Format

Send to

Choose Destination
J Vis Exp. 2014 Sep 9;(91):e51601. doi: 10.3791/51601.

Use of Shigella flexneri to study autophagy-cytoskeleton interactions.

Author information

1
Section of Microbiology, MRC Centre for Molecular Bacteriology and Infection, Imperial College London.
2
Département de Biologie du Développement et des Cellules Souches, Institut Pasteur, Unité Macrophages et Développement de l'Immunité
3
Section of Microbiology, MRC Centre for Molecular Bacteriology and Infection, Imperial College London; s.mostowy@imperial.ac.uk.

Abstract

Shigella flexneri is an intracellular pathogen that can escape from phagosomes to reach the cytosol, and polymerize the host actin cytoskeleton to promote its motility and dissemination. New work has shown that proteins involved in actin-based motility are also linked to autophagy, an intracellular degradation process crucial for cell autonomous immunity. Strikingly, host cells may prevent actin-based motility of S. flexneri by compartmentalizing bacteria inside 'septin cages' and targeting them to autophagy. These observations indicate that a more complete understanding of septins, a family of filamentous GTP-binding proteins, will provide new insights into the process of autophagy. This report describes protocols to monitor autophagy-cytoskeleton interactions caused by S. flexneri in vitro using tissue culture cells and in vivo using zebrafish larvae. These protocols enable investigation of intracellular mechanisms that control bacterial dissemination at the molecular, cellular, and whole organism level.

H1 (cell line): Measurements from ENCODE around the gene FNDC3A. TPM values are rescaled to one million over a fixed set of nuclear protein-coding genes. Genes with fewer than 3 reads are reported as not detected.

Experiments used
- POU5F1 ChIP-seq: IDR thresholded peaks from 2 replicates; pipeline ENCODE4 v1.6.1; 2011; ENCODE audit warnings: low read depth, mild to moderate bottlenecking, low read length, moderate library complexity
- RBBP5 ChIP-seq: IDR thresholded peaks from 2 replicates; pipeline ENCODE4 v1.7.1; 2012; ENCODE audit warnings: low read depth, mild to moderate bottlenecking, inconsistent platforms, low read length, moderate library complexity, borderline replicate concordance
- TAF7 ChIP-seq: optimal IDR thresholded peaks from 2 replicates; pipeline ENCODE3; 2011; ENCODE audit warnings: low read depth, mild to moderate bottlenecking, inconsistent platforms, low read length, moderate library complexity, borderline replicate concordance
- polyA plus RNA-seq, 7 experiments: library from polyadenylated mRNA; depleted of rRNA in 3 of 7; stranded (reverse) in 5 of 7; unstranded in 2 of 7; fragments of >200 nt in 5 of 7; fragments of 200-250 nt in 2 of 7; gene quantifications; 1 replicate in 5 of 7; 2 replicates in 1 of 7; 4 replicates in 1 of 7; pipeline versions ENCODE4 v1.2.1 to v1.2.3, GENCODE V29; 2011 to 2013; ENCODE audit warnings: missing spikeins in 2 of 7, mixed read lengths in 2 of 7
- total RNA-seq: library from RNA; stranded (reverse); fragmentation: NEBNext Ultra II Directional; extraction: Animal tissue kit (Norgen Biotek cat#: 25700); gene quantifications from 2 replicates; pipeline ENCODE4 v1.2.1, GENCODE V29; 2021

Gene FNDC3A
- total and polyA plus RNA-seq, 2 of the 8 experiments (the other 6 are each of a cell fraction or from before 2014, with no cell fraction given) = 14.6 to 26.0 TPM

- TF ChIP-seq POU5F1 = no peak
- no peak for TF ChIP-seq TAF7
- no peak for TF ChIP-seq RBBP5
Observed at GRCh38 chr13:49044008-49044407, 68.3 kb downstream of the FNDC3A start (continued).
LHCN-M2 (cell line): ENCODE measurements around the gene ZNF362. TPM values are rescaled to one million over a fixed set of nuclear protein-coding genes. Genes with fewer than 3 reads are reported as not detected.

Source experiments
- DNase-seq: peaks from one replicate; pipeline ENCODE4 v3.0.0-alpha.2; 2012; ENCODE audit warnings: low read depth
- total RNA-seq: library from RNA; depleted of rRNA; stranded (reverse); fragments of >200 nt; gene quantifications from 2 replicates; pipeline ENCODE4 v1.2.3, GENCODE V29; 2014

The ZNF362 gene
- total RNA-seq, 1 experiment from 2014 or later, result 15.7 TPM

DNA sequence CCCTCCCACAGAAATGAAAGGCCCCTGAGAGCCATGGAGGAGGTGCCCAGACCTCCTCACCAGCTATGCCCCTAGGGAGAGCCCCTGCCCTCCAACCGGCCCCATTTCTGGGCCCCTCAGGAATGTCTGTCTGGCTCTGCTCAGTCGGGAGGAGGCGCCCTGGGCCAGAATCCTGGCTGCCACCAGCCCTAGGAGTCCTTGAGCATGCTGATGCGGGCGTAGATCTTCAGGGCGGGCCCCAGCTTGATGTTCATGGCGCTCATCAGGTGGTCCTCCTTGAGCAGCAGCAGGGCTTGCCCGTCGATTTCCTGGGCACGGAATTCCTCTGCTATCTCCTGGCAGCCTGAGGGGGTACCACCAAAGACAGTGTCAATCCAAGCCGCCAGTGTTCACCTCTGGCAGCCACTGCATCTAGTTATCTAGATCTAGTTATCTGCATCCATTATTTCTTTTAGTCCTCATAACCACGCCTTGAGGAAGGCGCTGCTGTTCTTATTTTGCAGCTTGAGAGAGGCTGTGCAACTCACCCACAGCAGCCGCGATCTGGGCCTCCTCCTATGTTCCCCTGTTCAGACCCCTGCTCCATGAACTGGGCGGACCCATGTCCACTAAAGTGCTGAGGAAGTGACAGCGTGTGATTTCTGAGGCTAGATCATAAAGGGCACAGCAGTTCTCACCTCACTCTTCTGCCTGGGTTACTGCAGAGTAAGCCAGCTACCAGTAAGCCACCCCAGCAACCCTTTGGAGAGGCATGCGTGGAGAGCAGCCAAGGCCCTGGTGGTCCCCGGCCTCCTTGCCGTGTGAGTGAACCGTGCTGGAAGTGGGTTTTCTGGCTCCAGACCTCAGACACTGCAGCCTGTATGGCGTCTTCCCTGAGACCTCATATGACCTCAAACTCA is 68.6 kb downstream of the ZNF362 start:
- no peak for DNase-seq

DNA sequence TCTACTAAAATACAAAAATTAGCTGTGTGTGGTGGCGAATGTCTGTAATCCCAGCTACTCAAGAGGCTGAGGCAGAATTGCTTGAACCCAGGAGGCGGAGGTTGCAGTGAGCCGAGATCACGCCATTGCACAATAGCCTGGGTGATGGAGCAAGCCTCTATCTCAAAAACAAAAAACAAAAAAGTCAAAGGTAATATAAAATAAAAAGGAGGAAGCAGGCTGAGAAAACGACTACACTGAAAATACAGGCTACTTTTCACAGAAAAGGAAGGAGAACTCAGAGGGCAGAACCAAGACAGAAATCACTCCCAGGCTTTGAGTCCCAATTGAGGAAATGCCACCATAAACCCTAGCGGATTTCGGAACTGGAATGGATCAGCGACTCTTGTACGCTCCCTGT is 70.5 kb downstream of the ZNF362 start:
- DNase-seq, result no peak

PMID:
25226510
PMCID:
PMC4823020
DOI:
10.3791/51601
[Indexed for MEDLINE]
Free PMC Article

Supplemental Content

Full text links

Icon for MyJove Corporation Icon for PubMed Central
Loading ...
Support Center